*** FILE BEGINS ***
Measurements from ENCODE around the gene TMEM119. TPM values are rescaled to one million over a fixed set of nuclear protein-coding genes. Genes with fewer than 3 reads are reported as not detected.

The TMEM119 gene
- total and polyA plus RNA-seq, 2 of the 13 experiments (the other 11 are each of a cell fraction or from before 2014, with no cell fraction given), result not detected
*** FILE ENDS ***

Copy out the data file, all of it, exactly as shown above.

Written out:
Measurements from ENCODE around the gene TMEM119. TPM values are rescaled to one million over a fixed set of nuclear protein-coding genes. Genes with fewer than 3 reads are reported as not detected.

The TMEM119 gene
- total and polyA plus RNA-seq, 2 of the 13 experiments (the other 11 are each of a cell fraction or from before 2014, with no cell fraction given), result not detected